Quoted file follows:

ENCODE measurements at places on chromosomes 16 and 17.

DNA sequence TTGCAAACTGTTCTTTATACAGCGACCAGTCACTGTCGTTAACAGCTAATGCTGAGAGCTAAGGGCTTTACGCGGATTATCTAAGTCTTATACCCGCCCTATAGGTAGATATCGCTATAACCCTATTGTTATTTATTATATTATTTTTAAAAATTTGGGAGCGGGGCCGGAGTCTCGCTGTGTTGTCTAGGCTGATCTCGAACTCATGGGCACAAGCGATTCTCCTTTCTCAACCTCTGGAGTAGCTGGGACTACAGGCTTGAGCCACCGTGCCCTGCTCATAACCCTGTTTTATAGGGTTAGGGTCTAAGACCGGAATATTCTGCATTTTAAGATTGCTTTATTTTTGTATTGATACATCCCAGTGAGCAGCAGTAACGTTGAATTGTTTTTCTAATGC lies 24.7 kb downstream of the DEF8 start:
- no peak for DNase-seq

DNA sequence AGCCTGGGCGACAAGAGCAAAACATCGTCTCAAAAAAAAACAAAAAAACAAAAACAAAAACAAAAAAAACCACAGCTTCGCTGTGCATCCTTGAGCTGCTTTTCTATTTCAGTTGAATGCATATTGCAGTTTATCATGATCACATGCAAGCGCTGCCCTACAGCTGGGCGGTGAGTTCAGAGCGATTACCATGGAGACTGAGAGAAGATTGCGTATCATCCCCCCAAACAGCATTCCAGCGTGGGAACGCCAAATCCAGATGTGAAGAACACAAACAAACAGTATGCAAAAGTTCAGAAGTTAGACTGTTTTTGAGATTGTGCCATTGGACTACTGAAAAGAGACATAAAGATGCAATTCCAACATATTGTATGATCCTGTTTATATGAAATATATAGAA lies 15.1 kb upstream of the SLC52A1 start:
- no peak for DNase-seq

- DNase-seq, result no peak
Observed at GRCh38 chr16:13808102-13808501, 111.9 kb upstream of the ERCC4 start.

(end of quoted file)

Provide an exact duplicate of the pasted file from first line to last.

ENCODE measurements at places on chromosomes 16 and 17.

DNA sequence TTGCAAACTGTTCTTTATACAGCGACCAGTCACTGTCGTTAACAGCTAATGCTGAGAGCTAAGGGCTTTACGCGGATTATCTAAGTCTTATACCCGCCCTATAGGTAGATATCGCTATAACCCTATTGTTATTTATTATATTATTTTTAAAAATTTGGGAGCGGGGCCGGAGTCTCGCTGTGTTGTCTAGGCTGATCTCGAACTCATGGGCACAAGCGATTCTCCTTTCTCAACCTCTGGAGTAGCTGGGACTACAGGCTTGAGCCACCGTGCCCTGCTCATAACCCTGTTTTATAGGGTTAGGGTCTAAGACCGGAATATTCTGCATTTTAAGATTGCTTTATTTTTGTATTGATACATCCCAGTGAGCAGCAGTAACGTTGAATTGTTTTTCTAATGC lies 24.7 kb downstream of the DEF8 start:
- no peak for DNase-seq

DNA sequence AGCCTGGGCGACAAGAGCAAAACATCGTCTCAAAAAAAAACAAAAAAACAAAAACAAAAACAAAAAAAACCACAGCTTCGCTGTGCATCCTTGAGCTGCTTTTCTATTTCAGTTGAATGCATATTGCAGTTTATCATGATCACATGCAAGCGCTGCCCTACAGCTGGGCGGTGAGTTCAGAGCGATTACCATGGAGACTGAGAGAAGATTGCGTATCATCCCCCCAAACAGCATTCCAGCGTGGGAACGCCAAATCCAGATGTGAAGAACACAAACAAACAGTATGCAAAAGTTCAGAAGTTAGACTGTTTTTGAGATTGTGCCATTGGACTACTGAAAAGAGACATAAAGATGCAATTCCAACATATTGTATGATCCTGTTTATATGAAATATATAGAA lies 15.1 kb upstream of the SLC52A1 start:
- no peak for DNase-seq

- DNase-seq, result no peak
Observed at GRCh38 chr16:13808102-13808501, 111.9 kb upstream of the ERCC4 start.